Incubation is 25 days at a temperature of 100 degrees, and eggs are turned often.
Before hatching the babies peep inside the eggs.
They are born with a full coat of feathers, eyes wide open, and are able to feed themselves.
They all hatch on the same day and leave the nest immediately, usually in late June.From MY HOA SPRING 2023 NEWSLETTER — Written by sherry and shirley
I told one of my friends I discovered this nest of quail eggs and she asked when I was going to “pick them.” I told her we’re letting them hatch and that I can’t wait to see the babies line up behind their mom and dad and follow them around our yard. They are so cute!
She said, “But quail eggs are so delicious.”
“I can buy them at the farmer’s market.” And I did!
These are the quail eggs I bought at our local farmer’s market. The vendor assured me these didn’t come from someone’s yard, but he buys them from a quail egg ranch. Somehow that makes it better. I can’t imagine stealing the eggs from the quail living in my yard!
I asked the vendor at the farmer’s market what they tasted like and how to prepare them. He said most people hard boil them and put them in salads. He also said they taste exactly like chicken eggs.
I looked up how long to hard boil quail eggs and of course it’s much less time than chicken eggs. 2 1/2 to 3 1/2 minutes. My friend was right — they are delicious!
Have you ever tried quail eggs? If so, what did you think about them?
Would you harvest quail eggs from your own yard? Why or why not?
We discovered where the bites of cactus that end up at our front door came from.
I wrote about a mystery in our yard with bits of plants and cactus ending up on our front door mat HERE.
I’ve had a camera on lookout to spot the creatures. I’ve caught a bunny, a chipmunk and a lizard darting by. It was mentioned by another blogger that it could be our courtyard forms a wind tunnel and it’s the wind blowing the bits and pieces to the door.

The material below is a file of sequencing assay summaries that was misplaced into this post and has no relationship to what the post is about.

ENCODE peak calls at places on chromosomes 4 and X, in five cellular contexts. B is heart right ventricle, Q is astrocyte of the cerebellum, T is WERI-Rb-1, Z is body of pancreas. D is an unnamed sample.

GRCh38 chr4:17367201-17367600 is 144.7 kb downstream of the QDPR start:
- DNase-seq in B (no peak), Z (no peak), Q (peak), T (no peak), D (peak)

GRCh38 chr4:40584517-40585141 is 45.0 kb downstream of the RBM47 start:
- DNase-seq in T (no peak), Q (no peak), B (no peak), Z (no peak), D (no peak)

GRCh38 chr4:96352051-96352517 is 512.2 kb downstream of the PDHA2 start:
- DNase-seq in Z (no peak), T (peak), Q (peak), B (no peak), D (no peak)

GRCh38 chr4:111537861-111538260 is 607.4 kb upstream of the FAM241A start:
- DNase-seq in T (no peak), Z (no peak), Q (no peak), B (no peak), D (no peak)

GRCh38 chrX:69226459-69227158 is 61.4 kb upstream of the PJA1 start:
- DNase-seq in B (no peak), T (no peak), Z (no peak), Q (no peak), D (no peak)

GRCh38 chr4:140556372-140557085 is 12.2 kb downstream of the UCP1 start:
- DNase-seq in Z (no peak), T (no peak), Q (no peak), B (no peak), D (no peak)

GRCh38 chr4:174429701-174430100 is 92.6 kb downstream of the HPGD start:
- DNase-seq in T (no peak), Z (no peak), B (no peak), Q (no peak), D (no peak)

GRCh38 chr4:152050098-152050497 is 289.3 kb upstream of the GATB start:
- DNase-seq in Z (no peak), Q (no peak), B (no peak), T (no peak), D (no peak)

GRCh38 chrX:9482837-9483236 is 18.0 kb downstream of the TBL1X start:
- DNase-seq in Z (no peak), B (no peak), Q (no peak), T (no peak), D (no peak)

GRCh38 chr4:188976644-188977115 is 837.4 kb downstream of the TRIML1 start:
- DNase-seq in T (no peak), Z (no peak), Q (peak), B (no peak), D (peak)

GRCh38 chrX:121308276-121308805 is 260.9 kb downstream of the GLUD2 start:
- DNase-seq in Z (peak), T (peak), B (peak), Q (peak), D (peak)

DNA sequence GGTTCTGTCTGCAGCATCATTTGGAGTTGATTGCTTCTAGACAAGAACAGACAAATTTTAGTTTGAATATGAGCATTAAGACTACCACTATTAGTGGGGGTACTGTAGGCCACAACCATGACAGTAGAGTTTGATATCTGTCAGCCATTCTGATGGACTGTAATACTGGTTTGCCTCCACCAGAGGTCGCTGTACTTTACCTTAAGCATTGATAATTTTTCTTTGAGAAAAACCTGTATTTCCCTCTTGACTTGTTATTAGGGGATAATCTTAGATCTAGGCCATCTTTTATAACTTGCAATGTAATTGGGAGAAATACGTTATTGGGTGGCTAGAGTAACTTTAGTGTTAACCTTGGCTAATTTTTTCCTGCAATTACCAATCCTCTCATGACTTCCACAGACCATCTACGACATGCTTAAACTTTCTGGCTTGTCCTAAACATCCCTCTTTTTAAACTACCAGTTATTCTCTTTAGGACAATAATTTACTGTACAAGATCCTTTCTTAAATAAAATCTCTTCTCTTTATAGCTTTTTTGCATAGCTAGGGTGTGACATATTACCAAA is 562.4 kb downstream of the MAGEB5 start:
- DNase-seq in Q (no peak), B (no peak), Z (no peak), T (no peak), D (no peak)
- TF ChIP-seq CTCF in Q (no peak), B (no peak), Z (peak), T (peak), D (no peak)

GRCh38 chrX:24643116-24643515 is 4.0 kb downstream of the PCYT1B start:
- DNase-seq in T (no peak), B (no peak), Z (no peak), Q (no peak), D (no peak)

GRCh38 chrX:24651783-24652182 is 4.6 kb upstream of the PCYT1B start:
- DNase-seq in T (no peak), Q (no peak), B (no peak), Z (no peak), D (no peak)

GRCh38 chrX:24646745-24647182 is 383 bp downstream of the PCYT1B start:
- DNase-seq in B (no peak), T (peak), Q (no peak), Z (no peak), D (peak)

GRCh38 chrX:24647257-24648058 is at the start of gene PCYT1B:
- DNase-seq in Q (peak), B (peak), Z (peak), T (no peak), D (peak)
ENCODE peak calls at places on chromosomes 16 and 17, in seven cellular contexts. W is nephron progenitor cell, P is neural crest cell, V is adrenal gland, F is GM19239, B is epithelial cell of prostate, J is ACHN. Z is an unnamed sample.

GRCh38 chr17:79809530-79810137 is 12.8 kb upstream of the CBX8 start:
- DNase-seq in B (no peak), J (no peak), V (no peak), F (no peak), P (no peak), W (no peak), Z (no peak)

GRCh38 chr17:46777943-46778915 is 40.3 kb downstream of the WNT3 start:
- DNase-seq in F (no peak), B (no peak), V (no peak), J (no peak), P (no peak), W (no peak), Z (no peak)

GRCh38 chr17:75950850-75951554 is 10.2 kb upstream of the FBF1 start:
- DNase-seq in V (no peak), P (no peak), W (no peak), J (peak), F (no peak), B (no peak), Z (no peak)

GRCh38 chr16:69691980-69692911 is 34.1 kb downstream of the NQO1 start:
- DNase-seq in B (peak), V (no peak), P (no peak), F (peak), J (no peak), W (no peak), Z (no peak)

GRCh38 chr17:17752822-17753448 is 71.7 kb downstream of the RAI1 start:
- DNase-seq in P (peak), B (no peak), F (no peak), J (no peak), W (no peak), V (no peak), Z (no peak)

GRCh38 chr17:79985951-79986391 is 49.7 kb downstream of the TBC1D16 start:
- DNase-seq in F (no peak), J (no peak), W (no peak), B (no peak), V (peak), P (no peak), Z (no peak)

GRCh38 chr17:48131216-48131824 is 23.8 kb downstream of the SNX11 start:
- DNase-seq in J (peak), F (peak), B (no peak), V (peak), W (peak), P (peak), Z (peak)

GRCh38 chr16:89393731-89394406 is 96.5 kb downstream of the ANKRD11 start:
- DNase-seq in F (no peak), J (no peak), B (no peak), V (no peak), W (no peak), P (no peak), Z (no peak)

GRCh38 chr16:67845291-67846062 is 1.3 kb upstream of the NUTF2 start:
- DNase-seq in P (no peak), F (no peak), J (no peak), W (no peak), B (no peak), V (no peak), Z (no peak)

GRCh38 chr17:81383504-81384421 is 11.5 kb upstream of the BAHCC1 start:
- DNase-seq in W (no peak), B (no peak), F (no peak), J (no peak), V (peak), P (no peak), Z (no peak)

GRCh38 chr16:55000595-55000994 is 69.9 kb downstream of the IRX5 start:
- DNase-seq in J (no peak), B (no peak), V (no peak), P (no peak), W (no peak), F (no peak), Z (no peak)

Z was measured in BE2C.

Ever since I moved the camera from the backyard to the front door, the little presents stopped. I think the problem is the camera’s light. The camera goes dark at night and when movement happens it clicks on video mode with a bright light. We caught one bunny and after that nothing. I think the light has scared away any critters.
The only videos I get of animals are in the bright daylight.
However, I did spot a half eaten cacti in another part of the courtyard in a pot next to a big rock. I believe bunnies climb the rock and help themselves to a cactus buffet.
Another exciting secret I found in our yard is hidden in this Elephant Feed succulent. Also in a pot:
Elephant Feed succulent in a pot by our garage.
Isn’t this exciting? I believe it’s quail eggs. I noticed this because as I backed the car out of the garage close to the pot of Elephant Feed, two quails flew away. I hope they come back!
What treasures have you discovered in your back yard or home?
Cardinal visits daily to our back yard this week.
I was trying to cut down our cable TV Wifi bill. I went to the closest store a few weeks ago and asked them for suggestions. Their answer was odd, but they promised to cut one-third of the bill if I purchased an outdoor camera.
What? By purchasing a camera that could be used at the front door like Ring, we would save the price of the camera each month. Although it made little sense to me, I agreed.
Our monthly bill did go down by the cost of the camera. Next month, I’ll be ahead.
Instead of using the camera at the front door, I set it up on the back patio. I’ve been hoping to catch some wildlife. I wasn’t disappointed.
Check out the videos below of wildlife:
it’s not the best quality of camera, but if I get more shots at night of the bobcat, I’ll be thrilled.
My dad sent me a video from Phoenix of a bobcat inside someone’s home cuddled in on the dog bed with toys. The bobcat entered through a doggy door. Unfortunately, the dog was badly hurt, but is surviving after surgery. The video is included in the CBS story below. Click on the link HERE.
Arizona resident comes home to bobcat in dog’s bed
A homeowner in San Manuel, Arizona, came home after work to find a furry creature in her dog’s bed – but it wasn’t a pet. It was a bobcat, believed to have come through the home’s unlocked doggie door.
The homeowner snapped a photo of the bobcat lounging in the bed and the Arizona Game and Fish Department shared the image on Twitter, warning residents not to handle wildlife like this themselves.
Officers with the department did arrive at the scene, but the bobcat had already escaped when they arrived.https://www.msn.com/en-us/news/us/arizona-resident-comes-home-to-bobcat-in-dogs-bed/ar-AA18n2o5
What wildlife do you have around you? What are your thoughts of the cable company offering a lower price for buying a camera?